The Biggest Fight in History Threatens to K.O. Two Combat Sports in One Night

AP Photo
The Associated Press

August’s megafight between boxing great Floyd Mayweather and mixed-martial-arts (MMA) sensation Conor McGregor may generate more money than any bout in history. And it may hurt both boxing and MMA in the process.

Two events this past weekend indicate as much.

A light-heavyweight rematch between Sergey Kovalev and Andre Ward pitted a Russian knockout artist against the American who arguably inherited the pound-for-pound crown after Mayweather’s retirement. After a controversial decision victory in the first bout, anticipation built for the return engagement. And the fighters delivered, with Kovalev boxing competitively until Ward knocked him out in the eighth.

But people weren’t talking about this fight before or after. Instead, the public fixates on a lopsided, circus-like matchup between a man with zero experience in the ring who struggles in sparring against unknown boxers and an all-time great who fought, and won, 49 times.

The heavy breathing over a retired boxer fighting a sweet-science dilettante-debutante leaves little oxygen left for even great scraps. With Canelo Alvarez vs. Gennady Golovkin, a matchup even more anticipated than Ward-Kovalev II, coming just three weeks after Mayweather-McGregor, a distracted pay-per-view-buying public likely averts its gaze from another marquee matchup that, in any other year, automatically becomes the fight to watch. But how many will watch.

The second weekend event portends an even more ominous result for MMA. Tim Hague, a decent journeyman cage fighter who notched a win over Pat Barry in his UFC debut before dropping four straight, got knocked out by Adam Braidwood on Friday night. He died on Sunday.

Braidwood, a former Canadian Football League defensive end, boasts an 8-1 boxing record. But nobody mistakes him for the second coming of Muhammad Ali. His fights all came in the boxing backwater of the Great White North. And Hague, unlike King Conor, competed in three fights before his tragic fourth bout. A 1-2 fighter, a victim of knockouts in eight of his MMA bouts and in one of his previous boxing losses, had no business entering the ring against a guy with six knockouts in his seven previous wins. But on paper it looked like a far more competitive fight than 0-0 versus 49-0.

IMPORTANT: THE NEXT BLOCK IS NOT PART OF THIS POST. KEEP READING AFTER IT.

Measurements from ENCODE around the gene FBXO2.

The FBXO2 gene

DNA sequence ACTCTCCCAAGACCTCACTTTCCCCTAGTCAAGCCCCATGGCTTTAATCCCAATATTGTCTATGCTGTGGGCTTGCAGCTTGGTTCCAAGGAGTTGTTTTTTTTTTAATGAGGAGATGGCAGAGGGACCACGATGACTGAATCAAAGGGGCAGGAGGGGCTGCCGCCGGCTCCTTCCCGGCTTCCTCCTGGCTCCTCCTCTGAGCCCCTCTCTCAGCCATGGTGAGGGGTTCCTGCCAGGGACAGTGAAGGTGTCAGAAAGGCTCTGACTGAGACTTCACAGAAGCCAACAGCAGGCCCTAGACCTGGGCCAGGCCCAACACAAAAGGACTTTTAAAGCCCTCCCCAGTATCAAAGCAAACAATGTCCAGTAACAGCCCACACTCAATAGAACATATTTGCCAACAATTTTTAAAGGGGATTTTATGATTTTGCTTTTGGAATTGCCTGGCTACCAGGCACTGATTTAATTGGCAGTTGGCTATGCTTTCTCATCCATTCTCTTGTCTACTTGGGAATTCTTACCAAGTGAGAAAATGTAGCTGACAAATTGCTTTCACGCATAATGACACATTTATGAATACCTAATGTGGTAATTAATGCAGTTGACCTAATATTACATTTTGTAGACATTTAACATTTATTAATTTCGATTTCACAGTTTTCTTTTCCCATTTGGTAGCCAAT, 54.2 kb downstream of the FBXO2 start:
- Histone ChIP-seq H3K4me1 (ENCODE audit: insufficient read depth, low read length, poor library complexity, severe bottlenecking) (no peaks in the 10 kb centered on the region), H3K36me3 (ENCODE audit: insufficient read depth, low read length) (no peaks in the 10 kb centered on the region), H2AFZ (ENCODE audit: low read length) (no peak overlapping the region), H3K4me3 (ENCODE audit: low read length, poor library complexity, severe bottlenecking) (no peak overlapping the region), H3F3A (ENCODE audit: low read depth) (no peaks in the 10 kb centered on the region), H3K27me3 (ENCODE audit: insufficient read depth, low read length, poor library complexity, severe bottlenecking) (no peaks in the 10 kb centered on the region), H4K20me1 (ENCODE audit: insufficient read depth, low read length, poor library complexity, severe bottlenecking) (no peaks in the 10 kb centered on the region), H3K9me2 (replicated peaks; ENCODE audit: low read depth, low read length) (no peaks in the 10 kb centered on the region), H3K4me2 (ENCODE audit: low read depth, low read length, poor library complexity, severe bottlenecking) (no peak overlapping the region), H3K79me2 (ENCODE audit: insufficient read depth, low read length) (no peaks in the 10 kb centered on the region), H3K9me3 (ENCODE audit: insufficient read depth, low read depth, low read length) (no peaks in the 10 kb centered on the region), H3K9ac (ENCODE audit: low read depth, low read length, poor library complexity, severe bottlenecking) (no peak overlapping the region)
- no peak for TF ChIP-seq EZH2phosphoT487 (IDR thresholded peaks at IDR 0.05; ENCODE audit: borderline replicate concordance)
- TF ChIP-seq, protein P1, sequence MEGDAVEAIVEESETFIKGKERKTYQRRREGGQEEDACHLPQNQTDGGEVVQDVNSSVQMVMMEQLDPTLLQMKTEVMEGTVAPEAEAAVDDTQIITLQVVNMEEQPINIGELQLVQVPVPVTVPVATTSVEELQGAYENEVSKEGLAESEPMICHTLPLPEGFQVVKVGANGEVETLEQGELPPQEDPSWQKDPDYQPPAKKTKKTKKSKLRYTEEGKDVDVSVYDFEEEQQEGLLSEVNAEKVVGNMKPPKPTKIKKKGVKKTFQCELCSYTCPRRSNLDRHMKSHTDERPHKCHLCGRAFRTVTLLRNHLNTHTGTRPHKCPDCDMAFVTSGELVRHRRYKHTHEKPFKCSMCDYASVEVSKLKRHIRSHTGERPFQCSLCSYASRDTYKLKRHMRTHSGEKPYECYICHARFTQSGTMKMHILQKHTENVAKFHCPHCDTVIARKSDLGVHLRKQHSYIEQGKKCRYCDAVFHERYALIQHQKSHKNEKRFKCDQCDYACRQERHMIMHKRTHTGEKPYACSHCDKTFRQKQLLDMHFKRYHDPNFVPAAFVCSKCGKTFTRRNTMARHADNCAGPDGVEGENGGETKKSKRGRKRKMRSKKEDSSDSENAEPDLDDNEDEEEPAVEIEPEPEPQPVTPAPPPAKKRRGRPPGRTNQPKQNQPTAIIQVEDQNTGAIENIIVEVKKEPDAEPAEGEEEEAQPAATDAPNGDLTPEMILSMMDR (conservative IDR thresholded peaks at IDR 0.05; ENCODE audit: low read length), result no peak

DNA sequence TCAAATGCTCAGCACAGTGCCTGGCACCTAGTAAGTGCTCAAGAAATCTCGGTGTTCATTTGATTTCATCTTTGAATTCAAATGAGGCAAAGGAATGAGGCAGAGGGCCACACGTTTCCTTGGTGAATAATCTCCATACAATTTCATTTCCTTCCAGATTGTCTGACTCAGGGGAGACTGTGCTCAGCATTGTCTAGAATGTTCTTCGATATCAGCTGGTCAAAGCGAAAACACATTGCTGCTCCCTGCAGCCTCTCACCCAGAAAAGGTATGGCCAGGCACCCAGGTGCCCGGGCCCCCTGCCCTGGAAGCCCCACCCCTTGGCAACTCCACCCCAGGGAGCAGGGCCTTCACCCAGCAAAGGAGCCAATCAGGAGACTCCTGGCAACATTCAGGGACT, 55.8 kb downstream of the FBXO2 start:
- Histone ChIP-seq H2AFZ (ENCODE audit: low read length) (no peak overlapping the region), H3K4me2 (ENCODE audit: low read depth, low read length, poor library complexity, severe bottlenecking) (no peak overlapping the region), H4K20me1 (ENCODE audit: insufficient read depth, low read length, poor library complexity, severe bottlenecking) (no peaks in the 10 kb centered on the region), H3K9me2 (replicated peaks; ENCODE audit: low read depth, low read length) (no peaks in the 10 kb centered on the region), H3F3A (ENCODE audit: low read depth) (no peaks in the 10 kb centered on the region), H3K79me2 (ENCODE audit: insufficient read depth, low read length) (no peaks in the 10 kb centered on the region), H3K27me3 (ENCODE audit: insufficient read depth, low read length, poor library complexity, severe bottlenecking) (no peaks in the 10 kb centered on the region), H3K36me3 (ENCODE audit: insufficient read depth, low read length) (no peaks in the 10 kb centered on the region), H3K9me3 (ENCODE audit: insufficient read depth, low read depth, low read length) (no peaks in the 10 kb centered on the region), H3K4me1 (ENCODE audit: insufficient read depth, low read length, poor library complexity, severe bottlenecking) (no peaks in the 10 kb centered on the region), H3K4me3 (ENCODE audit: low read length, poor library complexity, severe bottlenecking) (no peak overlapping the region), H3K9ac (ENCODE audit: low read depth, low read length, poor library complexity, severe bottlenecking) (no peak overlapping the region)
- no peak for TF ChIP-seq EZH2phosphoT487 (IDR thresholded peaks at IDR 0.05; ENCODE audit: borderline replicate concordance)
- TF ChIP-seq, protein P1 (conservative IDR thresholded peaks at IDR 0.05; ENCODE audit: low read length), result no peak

McGregor, entering the ring with less boxing experience than Hague and fighting an opponent considerably higher on the pecking order than Braidwood, runs the risk of serious injury against Floyd Mayweather. Sure, Pretty Boy Floyd does not wield the heaviest hands in boxing. But he stopped tough-as-nails Arturo Gatti, patty-cake punched his way to an attrition beatdown of Ricky Hatton, and knocked out Victor Ortiz with tactics that perhaps ran afoul of the Marquess of Queensberry in response to tactics that surely ran afoul of the Marquess of Queensberry. Like Wade Boggs and home runs, singles-puncher Mayweather can knock out opponents when he sets his mind to it.

Money makes peoplefighters, promoters, athletic commissioners, cable-network executivesdo reckless things. This fight is a reckless endeavor staged not for the benefit of showcasing a competition but solely to add millions to already fat bank accounts. The referee should stop it now.

Should the unlikely though not impossible death of Conor McGregor at the hands of Floyd Mayweather not occur, a second, far more pleasant scenario sees the UFC’s top draw survive to stuff his $100 million in the top draw and smartly retire from combat sports forever. This likelier outcome, the ride-off-into-the-golden-sunset scenario that McGregor deserves, hurts MMA, too.

The last boxing bestseller, Mayweather-Pacquiao, harmed the sport by roping in casual fans to see an injured, aging fighter try to hit a skilled dancer content to potshot without any desire to close the show. With boxing enjoying its biggest stage, it delivered a snoozefest. Undoubtedly, this spectacle rivals, if not beats, the box office and subscriptions of that last megafight. It differs in that instead of delivering a beatdown of one sport, it could knock down two to the canvass.

Whether that beatdown comes through unwatchable boredom or unwatchable brutality, you’ll need to pay your $99 like everyone else to find out.